Solitary confinement is one among many tools used for social control in the US prison system, but it’s something that bears particularly close examination because it is perhaps one of the most clear examples of how prisoners are abused in the name of ‘maintaining order’ and ‘keeping prisons safe’ and it is considered by many to be one of the harshest penalties used in the prison system, after the death penalty. Prisoners are placed in solitary confinement, we are assured, because they exhibit behavioural problems and need to be isolated; there’s no alternative, prisons claim, when it comes to certain kinds of behaviours. The isolation of prisoners is deemed acceptable as a disciplinary tool in the same way that so many things are, because people seem to believe that prisoners give up most (if not all) human rights.
Prisoners can spend up to 23 hours a day in solitary confinement, isolated from all contact with other human beings, sometimes for years. Sometimes they are left in complete darkness. Entertainment is left outside. Prisoners are alone with themselves and nothing else in a narrow, confined space. They may not be allowed outdoors and they receive scanty medical care; as discussed previously, access to medical care in prison is predicated on many things, and need is not very high on the list. Guards get to decide when prisoners should receive treatment and on what terms. Imagine having a mental health condition exacerbated by being in confined, isolated spaces. Now imagine not being able to call your therapist.
For many of us, the idea of being isolated in solitary is probably one of the most terrifying things we can think of. Even I, a person who enjoys solitude immensely, feel rather cold and sweaty at the thought of being locked into a dark room without any opportunities for human contact, without my books, without the familiar sights and sounds and smells of the environment around me. It is an abhorrent thing to imagine, yet we tolerate the idea when it involves prisoners being placed in just this environment, despite the fact that it has been considered torture.
Some may consider it an extreme, but necessary, punishment. If that’s the case, one should consider the kinds of infractions that land people in solitary confinement, and how long people are kept in solitary. ‘Behavioural infractions’ are a large catch-all and they can range from fighting to looking at a guard the wrong way. Needless to say, factors contributing to things like fighting are not considered; the prison environment is dangerous, it is stressful, and people are pushed to their limits there. People penalised for ‘fighting’ may not actually have been fighting, may have been acting in self defense, may have been forced to assert themselves for safety.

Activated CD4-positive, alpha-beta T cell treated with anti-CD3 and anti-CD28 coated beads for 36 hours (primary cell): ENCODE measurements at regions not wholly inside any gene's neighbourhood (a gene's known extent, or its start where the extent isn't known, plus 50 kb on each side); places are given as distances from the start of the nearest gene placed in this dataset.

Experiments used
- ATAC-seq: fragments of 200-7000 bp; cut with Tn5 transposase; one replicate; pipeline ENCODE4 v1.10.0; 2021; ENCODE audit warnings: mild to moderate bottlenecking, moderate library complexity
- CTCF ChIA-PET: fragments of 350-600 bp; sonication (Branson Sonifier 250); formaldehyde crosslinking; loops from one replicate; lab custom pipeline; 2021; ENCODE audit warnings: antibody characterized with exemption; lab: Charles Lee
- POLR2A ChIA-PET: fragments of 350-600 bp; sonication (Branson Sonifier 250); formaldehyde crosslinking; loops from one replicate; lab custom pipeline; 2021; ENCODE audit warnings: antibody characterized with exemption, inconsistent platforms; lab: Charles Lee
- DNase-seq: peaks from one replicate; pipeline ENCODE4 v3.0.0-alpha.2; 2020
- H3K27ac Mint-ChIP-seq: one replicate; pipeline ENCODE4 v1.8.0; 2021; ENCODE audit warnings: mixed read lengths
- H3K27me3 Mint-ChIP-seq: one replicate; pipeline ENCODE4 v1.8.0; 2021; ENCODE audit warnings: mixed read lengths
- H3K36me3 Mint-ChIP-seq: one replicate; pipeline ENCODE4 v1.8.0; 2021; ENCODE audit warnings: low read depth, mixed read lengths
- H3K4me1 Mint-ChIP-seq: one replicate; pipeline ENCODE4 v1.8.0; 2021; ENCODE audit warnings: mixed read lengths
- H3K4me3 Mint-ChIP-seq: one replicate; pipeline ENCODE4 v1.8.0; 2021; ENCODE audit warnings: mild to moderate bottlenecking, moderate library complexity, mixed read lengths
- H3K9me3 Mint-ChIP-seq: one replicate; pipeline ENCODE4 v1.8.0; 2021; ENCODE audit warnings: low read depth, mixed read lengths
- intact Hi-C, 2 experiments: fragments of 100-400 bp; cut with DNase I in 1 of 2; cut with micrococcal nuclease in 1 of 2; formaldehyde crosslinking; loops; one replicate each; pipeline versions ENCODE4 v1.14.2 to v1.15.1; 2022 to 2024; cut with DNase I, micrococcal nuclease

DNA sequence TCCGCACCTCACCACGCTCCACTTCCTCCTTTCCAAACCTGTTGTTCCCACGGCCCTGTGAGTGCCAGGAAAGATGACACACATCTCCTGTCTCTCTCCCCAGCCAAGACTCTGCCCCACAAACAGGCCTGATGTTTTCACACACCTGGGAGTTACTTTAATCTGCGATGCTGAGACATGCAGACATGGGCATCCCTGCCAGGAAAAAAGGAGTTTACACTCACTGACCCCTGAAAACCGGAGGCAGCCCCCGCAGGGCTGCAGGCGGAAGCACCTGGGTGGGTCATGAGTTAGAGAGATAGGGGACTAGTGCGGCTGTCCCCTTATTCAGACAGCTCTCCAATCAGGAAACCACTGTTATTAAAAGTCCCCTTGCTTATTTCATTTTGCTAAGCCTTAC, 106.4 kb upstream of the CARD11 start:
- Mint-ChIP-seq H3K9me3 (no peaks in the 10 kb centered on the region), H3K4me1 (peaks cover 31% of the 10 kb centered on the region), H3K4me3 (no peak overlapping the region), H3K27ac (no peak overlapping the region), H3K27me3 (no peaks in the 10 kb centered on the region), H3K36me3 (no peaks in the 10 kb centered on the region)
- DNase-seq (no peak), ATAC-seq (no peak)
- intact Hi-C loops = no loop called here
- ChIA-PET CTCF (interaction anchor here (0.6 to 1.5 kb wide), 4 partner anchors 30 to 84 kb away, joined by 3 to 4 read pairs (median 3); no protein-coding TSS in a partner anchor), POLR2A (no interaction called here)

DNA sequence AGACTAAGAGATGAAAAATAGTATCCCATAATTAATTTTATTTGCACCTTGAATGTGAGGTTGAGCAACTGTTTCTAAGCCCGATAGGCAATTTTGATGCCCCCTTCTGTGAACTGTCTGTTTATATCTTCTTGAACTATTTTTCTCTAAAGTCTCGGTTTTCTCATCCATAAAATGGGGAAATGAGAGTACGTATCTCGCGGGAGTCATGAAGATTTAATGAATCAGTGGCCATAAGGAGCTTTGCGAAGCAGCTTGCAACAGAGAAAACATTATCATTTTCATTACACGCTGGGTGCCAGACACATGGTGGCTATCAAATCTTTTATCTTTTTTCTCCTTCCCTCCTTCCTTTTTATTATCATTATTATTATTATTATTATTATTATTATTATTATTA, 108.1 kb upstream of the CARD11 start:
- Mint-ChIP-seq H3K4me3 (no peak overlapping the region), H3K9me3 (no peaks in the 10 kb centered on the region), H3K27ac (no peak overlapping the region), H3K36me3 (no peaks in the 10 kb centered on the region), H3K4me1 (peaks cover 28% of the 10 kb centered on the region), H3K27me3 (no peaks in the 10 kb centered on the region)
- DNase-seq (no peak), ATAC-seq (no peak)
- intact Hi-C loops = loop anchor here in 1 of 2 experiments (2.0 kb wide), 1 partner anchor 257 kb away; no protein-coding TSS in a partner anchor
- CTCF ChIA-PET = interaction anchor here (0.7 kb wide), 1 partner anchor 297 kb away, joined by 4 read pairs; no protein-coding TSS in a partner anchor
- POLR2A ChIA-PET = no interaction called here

Rather than exploring the origins of behaviours deemed undesirable, the perpetrators that can be identified are punished. This doesn’t necessarily include everyone engaging in said behaviour, only the people who can be caught, who are spotted by guards. And just as biases can be seen in how people are treated on the outside, what kind of behaviour police officers and other members of law enforcement allow to slide and what kinds of people are watched intently for any signs of ‘bad behaviour,’ biases can also be seen in prisons when it comes to who is penalised and who is not, who is caught and who is not, what the guards see and what they do not see.
There are also reports in some prisons that people who are in danger are placed in solitary confinement because it’s the only safe place for them, that some people actually actively request it for safety. That prisons cannot keep their general population safe is a travesty and a human rights violation, and that the only way to keep some people safe is to force them into isolation is horrific. Prisoners identified as in danger and prisoners coming forward to seek assistance and protection are commonly people with disabilities, transgender prisoners, prisoners of colour, and pushing them into solitary confinement is a reflection of how they are treated by society at large, locked away and hidden ‘for their own protection’ by a society that refuses to deal with its problems, just like prisons refuse to deal with theirs.
Functionally, this can mean that people under extreme stress who develop reactions like being aggressive to protect themselves can be thrown into solitary confinement, an environment that is even more stressful. Isolation can contribute to serious mental health issues, and for prisoners already struggling with mental health problems and already feeling the whiplash of injustice because of the way the ‘justice’ system is structured, being placed in solitary confinement can be tremendously dangerous.
I’d argue that this particular ‘punishment’ is also inhumane and barbaric, but setting that aside, if the goal of the prison system is safety, is on ‘corrections’ and preventing recidivism, the use of this particular punishment does not support that goal. Whether prisoners are placed in solitary confinement because they are deemed a threat to others or there are concerns about their safety, this is not the solution, and, for some, can create a tremendous setback in terms of mental health, and, yes, ‘behaviour,’ especially when solitary is used over and over again for ‘discipline’ of particular prisoners.
As I discussed in ‘Who Watches the Watchers?,’ there are serious problems with the handling of ‘discipline’ in the prison system. Guards are allowed to abuse prisoners, prisoners have difficulty reporting abuses, and prisons in general let a lot slide in the name of keeping order. Punishments like this one are believed to be an acceptable price to pay for peace in no small part because members of the public have made it clear that they don’t care about human rights for prisoners, and don’t care to identify specific human rights violations that should be giving all of us room for pause.